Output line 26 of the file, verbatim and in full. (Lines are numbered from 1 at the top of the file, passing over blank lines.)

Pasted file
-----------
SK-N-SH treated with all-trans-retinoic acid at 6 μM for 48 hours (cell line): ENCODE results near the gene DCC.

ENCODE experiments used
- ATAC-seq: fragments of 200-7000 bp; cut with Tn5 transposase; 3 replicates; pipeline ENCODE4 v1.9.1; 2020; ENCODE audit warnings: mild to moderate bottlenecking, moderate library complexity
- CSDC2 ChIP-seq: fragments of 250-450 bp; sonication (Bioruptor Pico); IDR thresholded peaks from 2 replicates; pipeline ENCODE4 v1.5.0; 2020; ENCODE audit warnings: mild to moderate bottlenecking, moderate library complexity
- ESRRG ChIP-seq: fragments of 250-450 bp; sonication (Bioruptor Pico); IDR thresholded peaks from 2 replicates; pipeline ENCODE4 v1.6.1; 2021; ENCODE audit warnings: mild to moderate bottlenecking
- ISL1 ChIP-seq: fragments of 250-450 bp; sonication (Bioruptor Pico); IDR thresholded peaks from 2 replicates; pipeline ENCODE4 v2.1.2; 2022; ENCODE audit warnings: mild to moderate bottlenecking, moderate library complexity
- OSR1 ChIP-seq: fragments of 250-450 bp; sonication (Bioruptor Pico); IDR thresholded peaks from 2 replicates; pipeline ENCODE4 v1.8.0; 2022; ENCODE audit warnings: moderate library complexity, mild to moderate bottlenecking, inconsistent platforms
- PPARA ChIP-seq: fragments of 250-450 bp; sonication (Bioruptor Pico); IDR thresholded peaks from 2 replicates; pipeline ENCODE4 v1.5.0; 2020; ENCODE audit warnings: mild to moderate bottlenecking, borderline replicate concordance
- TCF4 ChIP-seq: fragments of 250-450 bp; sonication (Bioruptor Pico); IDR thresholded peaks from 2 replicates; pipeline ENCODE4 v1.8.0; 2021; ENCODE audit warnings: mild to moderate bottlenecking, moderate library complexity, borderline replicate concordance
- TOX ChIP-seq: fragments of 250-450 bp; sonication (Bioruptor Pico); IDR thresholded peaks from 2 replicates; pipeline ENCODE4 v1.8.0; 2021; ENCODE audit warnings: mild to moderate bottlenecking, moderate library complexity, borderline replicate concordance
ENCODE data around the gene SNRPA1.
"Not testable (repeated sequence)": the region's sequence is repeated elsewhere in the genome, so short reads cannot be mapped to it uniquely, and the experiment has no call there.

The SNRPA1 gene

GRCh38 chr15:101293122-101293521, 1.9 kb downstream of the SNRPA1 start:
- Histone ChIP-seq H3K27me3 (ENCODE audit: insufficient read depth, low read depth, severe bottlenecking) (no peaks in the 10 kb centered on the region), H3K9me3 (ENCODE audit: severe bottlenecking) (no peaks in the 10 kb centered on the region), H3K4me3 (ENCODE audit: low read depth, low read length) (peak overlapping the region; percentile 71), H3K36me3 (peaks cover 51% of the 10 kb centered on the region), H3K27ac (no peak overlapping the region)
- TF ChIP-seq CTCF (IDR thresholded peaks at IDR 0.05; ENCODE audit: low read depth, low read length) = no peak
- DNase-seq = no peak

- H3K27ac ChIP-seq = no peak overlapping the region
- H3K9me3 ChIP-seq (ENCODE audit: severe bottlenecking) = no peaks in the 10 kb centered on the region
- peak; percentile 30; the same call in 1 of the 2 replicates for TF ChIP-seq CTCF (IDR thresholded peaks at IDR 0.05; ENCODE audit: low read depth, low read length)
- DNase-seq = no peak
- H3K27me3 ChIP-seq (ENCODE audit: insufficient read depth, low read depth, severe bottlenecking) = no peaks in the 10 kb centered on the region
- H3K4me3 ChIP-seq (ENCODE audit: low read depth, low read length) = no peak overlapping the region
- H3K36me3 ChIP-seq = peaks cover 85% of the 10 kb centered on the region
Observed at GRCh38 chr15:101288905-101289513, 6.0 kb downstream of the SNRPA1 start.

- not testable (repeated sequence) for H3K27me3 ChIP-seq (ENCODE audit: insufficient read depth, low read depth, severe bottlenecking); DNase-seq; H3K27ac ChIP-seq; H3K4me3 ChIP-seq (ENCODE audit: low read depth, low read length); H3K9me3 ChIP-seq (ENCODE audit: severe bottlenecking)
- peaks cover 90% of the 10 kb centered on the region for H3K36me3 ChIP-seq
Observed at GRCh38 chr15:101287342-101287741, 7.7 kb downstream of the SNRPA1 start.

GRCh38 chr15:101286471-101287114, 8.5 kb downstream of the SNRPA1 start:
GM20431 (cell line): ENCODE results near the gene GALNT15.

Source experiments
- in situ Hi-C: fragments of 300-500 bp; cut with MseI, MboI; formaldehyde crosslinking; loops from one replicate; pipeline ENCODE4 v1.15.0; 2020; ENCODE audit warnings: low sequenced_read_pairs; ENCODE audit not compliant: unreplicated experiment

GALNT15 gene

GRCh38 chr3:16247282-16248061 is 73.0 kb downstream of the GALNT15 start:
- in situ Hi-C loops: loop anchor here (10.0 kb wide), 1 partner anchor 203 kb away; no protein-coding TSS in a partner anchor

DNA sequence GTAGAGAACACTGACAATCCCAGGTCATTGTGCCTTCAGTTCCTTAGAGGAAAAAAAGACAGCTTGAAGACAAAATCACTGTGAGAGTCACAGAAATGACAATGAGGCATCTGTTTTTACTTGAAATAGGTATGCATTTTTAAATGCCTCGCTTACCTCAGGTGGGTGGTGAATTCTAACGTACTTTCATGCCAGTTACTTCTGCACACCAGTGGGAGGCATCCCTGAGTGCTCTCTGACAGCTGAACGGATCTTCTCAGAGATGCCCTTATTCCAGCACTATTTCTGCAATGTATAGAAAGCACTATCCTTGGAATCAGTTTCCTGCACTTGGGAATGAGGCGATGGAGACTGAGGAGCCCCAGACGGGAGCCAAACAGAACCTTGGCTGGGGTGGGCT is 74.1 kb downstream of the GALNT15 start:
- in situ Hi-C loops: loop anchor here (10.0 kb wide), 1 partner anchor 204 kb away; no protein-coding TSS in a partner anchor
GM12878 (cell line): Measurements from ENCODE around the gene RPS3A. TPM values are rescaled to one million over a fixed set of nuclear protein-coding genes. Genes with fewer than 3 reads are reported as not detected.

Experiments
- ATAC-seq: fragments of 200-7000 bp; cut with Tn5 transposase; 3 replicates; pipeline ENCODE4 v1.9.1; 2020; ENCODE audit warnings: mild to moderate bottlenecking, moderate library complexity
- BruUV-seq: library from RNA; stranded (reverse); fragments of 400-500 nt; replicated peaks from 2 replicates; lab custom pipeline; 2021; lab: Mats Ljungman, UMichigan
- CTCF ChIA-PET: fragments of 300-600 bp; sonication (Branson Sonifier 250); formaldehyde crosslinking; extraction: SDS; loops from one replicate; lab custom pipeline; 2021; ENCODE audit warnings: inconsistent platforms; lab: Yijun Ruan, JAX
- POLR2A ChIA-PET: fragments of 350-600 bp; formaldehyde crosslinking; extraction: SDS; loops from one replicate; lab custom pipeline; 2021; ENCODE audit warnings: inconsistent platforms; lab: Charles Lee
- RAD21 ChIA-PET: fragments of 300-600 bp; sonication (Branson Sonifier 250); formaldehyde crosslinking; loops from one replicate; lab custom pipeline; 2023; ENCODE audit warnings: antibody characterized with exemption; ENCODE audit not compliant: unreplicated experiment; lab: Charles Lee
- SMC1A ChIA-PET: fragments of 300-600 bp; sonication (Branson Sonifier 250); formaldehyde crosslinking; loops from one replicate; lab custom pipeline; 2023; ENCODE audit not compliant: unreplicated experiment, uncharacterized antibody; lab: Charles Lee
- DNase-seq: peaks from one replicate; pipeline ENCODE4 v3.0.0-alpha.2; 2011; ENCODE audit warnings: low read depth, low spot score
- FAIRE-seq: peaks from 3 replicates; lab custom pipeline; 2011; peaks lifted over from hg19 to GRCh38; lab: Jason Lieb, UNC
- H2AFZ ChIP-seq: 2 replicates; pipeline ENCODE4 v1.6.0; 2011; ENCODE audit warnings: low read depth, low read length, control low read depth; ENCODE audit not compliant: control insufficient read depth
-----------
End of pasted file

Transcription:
- not testable (repeated sequence) for H3K27me3 ChIP-seq (ENCODE audit: insufficient read depth, low read depth, severe bottlenecking); DNase-seq; H3K27ac ChIP-seq; H3K4me3 ChIP-seq (ENCODE audit: low read depth, low read length); H3K9me3 ChIP-seq (ENCODE audit: severe bottlenecking)